If you are a Christian, you are part of a refugee story. You join the ranks of Abraham, who took a dangerous journey from his homeland of Ur to the land of Canaan (Genesis 12:1), Joseph, who was carried into Egypt after being sold into slavery by his brothers (Genesis 37:25-28), and Moses, who fled to the wilderness of Midian after he took the life of a brutal Egyptian slave master (Exodus 2:11-15). Each of these acknowledged that they were “strangers and exiles on the earth” (Heb. 11:13, ESV). Jesus Himself was at one time refugee in Egypt (Matt. 2:13-15), and the Apostle Paul reminded the Philippians that their citizenship is in heaven (Phil. 3:20).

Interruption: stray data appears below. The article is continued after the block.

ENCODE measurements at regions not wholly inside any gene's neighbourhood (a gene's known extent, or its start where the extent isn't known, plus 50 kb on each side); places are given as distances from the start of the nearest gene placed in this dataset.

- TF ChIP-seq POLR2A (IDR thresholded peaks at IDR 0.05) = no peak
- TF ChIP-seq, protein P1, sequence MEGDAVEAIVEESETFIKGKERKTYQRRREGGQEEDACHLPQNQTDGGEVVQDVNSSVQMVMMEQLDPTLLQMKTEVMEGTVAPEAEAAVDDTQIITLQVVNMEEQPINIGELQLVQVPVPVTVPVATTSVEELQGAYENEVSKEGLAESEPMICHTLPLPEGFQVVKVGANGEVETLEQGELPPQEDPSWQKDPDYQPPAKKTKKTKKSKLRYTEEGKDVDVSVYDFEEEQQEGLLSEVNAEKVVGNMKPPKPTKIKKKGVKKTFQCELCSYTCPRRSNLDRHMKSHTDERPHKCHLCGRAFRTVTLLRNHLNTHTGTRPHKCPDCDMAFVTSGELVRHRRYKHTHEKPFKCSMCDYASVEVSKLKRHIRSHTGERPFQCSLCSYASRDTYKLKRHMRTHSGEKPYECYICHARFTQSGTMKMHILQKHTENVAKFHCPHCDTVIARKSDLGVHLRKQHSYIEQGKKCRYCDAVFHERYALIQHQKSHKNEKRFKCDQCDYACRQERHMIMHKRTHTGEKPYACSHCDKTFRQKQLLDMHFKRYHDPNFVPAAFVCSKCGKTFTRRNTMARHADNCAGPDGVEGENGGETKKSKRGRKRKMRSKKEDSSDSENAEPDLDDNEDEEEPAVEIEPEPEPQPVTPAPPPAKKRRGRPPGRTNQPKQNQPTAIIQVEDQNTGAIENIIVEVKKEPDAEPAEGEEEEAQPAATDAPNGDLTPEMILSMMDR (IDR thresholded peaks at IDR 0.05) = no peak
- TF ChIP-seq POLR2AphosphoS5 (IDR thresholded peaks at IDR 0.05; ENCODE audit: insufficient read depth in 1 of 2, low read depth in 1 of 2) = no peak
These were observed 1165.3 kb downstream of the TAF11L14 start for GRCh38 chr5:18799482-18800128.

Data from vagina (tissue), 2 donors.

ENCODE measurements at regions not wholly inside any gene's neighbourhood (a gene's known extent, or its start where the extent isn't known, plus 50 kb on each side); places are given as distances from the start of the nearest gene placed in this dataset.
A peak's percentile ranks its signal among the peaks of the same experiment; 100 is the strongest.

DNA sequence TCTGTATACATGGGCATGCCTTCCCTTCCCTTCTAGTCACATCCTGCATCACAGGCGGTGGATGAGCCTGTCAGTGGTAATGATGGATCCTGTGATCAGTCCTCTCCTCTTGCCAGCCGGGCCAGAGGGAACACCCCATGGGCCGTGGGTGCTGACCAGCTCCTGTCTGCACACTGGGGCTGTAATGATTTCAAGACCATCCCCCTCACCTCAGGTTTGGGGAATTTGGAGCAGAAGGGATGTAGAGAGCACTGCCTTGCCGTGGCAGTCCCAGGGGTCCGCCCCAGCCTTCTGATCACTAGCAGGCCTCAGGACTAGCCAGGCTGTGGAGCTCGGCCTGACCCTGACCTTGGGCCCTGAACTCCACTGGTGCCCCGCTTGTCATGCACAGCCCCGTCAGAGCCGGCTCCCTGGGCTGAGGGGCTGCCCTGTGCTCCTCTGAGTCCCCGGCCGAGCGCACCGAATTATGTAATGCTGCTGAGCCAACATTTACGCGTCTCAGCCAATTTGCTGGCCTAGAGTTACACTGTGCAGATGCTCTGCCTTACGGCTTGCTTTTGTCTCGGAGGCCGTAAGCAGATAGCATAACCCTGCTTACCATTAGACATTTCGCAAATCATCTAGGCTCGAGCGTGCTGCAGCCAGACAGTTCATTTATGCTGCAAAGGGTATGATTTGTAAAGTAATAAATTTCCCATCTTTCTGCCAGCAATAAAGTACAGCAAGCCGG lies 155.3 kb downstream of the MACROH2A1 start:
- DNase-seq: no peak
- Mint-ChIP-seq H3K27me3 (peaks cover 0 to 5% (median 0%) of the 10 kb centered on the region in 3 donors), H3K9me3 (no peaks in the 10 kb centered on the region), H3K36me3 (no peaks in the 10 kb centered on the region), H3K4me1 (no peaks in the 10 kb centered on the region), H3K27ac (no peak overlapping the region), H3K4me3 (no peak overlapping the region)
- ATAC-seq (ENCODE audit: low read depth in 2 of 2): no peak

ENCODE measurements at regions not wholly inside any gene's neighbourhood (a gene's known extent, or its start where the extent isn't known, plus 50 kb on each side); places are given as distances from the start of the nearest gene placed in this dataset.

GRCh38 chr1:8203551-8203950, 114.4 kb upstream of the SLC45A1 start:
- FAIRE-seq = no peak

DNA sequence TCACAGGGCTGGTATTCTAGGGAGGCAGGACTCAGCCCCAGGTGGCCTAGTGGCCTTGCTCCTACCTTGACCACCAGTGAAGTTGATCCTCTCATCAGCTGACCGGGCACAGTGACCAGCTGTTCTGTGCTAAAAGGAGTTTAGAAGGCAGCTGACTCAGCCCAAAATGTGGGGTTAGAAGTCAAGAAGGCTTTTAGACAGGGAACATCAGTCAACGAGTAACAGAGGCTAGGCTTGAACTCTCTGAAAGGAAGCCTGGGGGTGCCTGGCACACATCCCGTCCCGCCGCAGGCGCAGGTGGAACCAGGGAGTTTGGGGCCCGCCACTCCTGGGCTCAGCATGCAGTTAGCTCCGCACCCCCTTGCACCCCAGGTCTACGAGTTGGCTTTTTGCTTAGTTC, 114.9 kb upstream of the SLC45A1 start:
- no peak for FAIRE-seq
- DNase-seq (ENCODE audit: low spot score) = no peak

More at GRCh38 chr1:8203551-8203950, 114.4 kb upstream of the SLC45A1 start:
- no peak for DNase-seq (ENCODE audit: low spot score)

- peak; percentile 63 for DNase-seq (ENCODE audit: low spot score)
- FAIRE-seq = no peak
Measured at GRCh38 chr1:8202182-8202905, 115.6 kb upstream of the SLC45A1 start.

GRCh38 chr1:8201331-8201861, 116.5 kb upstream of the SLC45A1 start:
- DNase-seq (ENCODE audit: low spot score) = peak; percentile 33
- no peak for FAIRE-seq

This isn’t to mention that the entire Biblical narrative of God’s people is one of chronic exile. It began when Adam and Eve were forced to leave the Garden of Eden and face the uncertainties of life outside (Genesis 3:23). Before God delivered the Promised Land to His chosen people, due to famine they arrived as refugees in Egypt (Gen. 47:27). After hundreds of years of slavery, they were liberated by God only to be refugees for another 40 years in the desert (Num. 32:13). Then came exile in Babylon (2 Kings 24:8-16) and exile in Assyria (2 Kings 17:5-6). After the resurrection of Christ, it wasn’t long before the early church was forced to disperse from Jerusalem because of Saul’s oppression and the martyrdom of Stephen (Acts 8:1-4, Acts 11:19). The New Testament contains letters written by James and Peter that are addressed to “the twelve tribes in dispersion” and “to those who are elect exiles of the Dispersion in Pontus, Galatia, Cappadocia, Asia, and Bithynia” (James 1:1; 1 Peter 1:1). In his second letter to the Corinthians, Paul describes in vivid detail the pains of exile and offers a word of hope: